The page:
Florence is, of course, full of foreigners — from tourists passing through to permanent residents and everything in between. Little-known fact: it’s also full of Italians, Florentine and otherwise. But sometimes foreigners cluster in their bubbles and Italians in theirs, and the only contact between the bubbles is briefly bumping in shops, restaurants, and on the streets. For foreigners eager to immerse themselves in Italian life, this can be a bummer and make it hard to learn the language. For many Italians, interested in the cultures and language of the world, this can be just as much a bummer and missed opportunity.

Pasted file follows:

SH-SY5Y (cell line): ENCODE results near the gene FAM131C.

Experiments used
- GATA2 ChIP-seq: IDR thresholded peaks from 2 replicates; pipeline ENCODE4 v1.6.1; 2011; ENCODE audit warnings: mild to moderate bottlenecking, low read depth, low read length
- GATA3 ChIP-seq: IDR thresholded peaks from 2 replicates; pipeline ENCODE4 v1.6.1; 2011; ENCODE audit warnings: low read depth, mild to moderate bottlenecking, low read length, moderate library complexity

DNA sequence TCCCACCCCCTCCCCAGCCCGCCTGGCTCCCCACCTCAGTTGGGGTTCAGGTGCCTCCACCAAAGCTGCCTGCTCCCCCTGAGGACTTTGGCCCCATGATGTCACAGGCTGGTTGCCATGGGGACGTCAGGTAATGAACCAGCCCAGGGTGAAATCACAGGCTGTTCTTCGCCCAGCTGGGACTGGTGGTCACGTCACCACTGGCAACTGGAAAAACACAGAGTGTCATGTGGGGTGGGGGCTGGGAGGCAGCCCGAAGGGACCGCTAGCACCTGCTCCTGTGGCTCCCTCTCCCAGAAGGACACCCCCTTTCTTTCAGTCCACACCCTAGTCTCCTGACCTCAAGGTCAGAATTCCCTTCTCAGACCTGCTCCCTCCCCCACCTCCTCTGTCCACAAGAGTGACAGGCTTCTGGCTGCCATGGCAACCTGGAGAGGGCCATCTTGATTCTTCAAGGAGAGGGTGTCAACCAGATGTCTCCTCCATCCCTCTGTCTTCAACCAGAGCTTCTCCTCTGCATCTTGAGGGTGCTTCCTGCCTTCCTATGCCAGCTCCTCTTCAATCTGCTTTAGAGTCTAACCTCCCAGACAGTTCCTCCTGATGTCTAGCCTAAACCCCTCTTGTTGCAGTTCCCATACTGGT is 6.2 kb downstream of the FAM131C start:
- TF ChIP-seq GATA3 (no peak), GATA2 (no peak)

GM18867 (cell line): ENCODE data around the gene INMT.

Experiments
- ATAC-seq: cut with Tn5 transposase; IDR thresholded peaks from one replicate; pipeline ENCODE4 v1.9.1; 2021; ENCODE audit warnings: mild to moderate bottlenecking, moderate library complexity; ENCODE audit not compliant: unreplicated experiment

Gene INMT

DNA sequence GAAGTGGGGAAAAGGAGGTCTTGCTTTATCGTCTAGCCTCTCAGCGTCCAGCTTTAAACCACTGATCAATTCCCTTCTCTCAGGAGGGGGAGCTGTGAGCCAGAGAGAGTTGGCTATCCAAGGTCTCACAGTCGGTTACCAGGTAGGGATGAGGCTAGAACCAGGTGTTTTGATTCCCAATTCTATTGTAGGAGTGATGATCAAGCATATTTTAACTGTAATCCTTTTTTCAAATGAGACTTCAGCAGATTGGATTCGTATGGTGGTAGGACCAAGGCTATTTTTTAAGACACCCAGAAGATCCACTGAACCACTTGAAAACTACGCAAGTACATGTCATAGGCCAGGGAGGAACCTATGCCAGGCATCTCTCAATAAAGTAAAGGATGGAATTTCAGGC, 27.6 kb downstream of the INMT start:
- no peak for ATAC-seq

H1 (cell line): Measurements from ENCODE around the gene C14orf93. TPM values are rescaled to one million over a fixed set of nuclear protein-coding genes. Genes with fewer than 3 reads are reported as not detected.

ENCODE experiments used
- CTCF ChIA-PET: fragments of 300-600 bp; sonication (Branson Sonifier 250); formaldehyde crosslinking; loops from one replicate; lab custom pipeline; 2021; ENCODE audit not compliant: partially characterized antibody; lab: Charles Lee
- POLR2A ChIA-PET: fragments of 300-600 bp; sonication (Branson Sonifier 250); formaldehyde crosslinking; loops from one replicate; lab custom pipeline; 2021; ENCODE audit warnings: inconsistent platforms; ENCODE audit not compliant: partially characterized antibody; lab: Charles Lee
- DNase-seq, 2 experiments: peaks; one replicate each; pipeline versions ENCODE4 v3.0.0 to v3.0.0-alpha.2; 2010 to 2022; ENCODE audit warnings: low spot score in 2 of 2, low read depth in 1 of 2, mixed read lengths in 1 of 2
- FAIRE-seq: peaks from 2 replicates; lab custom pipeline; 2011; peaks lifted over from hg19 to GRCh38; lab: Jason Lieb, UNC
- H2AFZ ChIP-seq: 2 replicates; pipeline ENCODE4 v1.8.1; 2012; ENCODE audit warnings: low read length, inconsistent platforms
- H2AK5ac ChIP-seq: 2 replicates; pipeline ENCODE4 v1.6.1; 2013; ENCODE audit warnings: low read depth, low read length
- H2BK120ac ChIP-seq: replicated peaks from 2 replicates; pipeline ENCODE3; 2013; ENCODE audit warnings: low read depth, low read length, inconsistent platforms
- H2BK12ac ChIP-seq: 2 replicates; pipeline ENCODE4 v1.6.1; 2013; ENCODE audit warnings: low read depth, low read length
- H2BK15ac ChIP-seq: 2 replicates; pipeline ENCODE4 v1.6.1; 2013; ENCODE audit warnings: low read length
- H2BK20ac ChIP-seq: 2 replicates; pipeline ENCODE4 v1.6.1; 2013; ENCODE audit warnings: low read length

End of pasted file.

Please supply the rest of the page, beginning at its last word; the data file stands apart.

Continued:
The first time I came to Florence — 1994, junior year abroad with Sarah Lawrence College — I was ready and raring to practice the Italian I had learned in the classroom. But my social life was anchored to the school with other Americans and so the “bubble” formed naturally. Despite a whole country of Italian speakers, finding chances to practice was harder than you’d think (not counting creepy dudes on the hunt for short-term foreign “girlfriends.”) My Puerto Rican/American friend Dalina — who was already enviously fluent in Italian — and I found that the best conversation partners were barflies. They’ve got time and stories to tell. I developed a severe cappuccino habit, spending hours in the (coffee) bar across the street from the school and got to put my Italian to the test….